Broad

The broad axe spoke, withouten miss,

He said the plane my brother is.

We two shall cleanse and make full plain,

That no man shall us gainsay.

— Debate of the Carpenter's Tools, 1500

Splitting removes 95 percent of the wood. The broad axe does the rest. Despite its size, the broad axe is the finishing tool, brother of the plane, used for slicing off the last quarter inch or so of wood when hewing a flat surface. From the early nineteenth century onward, the American broad axe blade has usually been beveled only on the side away from the timber, allowing the flat side of the blade to sweep down across the grain. The handle curves out away from the flat side, allowing your hands to keep clear of the timber surface.

Symmetrically headed but single-beveled axes can take the helve in either end of the eye and become right- or left-handed (determined by the forward hand that guides the stroke). Continental broad axes have elongated eyes forged for a lifetime of either right- or left-handed work.

Tool marks show that earlier American work was undertaken with double-beveled broad axes. Here, the bevel against the timber requires the axe to cant away from the line of the swing. This keeps the handle (and your hands) clear of the wood in either right- or left-handed work. Thoreau worked this way at Walden Pond: "So I went on for some days cutting and hewing timbers, also studs and rafters, all with my narrow axe."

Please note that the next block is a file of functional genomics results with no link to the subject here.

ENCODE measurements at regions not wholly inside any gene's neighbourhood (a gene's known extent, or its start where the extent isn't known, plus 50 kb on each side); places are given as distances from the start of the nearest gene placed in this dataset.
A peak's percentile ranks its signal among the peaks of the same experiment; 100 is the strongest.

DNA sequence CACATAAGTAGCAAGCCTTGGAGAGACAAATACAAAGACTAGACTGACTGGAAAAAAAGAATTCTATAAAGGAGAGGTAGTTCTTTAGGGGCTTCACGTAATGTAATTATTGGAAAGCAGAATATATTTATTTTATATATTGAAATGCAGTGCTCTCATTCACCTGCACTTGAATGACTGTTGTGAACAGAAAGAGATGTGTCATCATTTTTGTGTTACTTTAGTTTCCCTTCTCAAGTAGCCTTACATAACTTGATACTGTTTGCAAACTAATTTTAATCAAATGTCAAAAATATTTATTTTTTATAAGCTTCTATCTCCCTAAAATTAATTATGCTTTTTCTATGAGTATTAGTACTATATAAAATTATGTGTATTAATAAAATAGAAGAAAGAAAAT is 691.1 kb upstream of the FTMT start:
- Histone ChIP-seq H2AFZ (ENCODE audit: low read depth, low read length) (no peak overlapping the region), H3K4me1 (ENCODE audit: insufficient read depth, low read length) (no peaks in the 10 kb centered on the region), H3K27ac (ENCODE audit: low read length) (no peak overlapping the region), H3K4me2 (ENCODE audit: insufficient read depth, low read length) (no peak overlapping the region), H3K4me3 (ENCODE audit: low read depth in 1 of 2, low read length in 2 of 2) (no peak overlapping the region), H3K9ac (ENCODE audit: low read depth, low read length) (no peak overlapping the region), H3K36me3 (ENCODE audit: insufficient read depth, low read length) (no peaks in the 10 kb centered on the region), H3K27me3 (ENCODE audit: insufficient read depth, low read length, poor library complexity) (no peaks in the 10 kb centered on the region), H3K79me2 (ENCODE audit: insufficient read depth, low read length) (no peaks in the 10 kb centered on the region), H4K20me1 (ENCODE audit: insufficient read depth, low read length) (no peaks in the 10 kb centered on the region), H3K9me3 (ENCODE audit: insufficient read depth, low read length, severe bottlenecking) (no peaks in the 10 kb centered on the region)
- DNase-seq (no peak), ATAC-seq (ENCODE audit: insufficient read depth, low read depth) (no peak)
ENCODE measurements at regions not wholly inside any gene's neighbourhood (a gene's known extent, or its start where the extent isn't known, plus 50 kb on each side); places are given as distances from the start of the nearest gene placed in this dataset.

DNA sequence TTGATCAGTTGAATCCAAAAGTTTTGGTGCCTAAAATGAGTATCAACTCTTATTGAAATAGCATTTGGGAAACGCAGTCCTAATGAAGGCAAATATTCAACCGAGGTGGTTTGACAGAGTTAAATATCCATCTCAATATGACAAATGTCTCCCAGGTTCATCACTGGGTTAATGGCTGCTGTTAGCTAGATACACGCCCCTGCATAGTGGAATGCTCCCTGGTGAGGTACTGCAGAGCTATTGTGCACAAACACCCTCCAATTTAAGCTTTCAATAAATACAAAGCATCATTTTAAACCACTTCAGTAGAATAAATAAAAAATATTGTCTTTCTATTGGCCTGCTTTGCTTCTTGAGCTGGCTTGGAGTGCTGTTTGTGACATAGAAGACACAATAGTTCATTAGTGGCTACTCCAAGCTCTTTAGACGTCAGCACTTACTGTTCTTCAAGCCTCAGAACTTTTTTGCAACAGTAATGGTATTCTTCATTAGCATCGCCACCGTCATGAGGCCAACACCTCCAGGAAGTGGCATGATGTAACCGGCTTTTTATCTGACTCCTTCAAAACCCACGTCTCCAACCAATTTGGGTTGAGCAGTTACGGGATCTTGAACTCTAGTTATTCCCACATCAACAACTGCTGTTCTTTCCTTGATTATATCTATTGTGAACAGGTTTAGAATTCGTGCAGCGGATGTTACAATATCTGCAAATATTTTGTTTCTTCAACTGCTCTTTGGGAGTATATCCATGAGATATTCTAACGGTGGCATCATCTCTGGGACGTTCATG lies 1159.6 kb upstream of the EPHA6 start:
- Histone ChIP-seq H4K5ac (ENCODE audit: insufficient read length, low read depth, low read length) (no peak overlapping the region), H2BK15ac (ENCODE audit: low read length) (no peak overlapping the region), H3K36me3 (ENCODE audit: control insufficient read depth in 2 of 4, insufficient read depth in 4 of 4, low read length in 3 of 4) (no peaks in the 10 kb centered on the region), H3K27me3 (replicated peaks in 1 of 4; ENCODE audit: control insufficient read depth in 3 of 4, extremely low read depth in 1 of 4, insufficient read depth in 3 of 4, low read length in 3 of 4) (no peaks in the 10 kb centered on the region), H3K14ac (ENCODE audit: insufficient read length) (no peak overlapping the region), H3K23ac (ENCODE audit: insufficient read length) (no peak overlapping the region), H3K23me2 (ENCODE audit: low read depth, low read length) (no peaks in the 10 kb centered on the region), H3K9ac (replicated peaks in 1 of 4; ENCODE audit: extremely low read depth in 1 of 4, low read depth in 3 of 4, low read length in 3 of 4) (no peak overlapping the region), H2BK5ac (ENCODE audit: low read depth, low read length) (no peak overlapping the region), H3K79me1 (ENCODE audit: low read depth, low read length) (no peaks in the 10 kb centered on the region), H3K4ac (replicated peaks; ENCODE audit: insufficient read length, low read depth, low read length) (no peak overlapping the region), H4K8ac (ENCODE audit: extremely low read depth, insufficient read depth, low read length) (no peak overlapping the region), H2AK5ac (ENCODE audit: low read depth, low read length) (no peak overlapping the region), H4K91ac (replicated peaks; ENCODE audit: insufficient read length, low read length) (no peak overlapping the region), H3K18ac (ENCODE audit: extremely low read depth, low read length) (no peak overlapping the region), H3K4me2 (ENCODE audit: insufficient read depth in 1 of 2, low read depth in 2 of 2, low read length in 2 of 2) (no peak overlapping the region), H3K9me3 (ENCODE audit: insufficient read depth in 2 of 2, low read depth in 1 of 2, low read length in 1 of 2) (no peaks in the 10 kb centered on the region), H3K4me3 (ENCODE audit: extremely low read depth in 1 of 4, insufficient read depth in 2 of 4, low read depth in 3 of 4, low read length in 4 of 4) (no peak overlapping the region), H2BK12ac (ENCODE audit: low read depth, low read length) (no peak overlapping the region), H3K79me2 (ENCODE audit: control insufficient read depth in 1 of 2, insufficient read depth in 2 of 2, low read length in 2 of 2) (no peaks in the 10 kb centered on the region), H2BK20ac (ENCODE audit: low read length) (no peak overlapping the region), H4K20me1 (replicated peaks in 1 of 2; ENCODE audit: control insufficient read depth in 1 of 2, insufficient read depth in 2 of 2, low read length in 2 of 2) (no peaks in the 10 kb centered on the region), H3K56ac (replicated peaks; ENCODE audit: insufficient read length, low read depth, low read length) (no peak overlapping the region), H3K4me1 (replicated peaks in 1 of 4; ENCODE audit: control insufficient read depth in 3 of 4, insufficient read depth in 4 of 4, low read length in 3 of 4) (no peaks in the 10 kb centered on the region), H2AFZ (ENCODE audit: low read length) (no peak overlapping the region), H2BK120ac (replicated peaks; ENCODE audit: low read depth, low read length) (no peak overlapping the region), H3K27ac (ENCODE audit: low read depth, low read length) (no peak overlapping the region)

The narrow axe still has work to do in any case, preparing the way for the broad axe. Standing on the log, swing down and make a line of vertical cuts, scoring across the grain, just up to the chalk line. Spaced three inches apart all the way down the length of the timber, these vertical score lines will break the power of the grain to draw the broad axe deeper than it should go. Any split that starts can go only three inches before it meets a score line. The grain is on a tightening leash.

Broad axes, timbers, and temperaments are too different for much more specific direction. You'll have more clearance for your knuckles if you work forward, moving from finished into unfinished areas. Apart from that, just work down across the grain with a sharp axe and don't hit your foot. Hewers of timbers that will be exposed in a fine building will work more carefully than those whose timbers will be hidden or be seen only by vermin, architectural historians, and the like.

Finally, I have always four-squared timbers by hewing down one side of a timber, then hewing the opposite face, then turning the log and finishing off the other two faces. Others, I have observed, see logic to hewing one face, turning that face to the top, then hewing the next two sides and then the bottom. Should you see someone hewing in a way that seems strange to you, think twice about correcting him. Anyone willing to hew timbers on a hot day is pretty much entitled to proceed in his own damn way.

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Woodworking Tools and Installation Tips

Woodworking Tools and Installation Tips

There are a lot of things that either needs to be repaired, or put together when youre a homeowner. If youre a new homeowner, and have just gotten out of apartment style living, you might want to take this list with you to the hardware store. From remolding jobs to putting together furniture you can use these 5 power tools to get your stuff together. Dont forget too that youll need a few extra tools for other jobs around the house.

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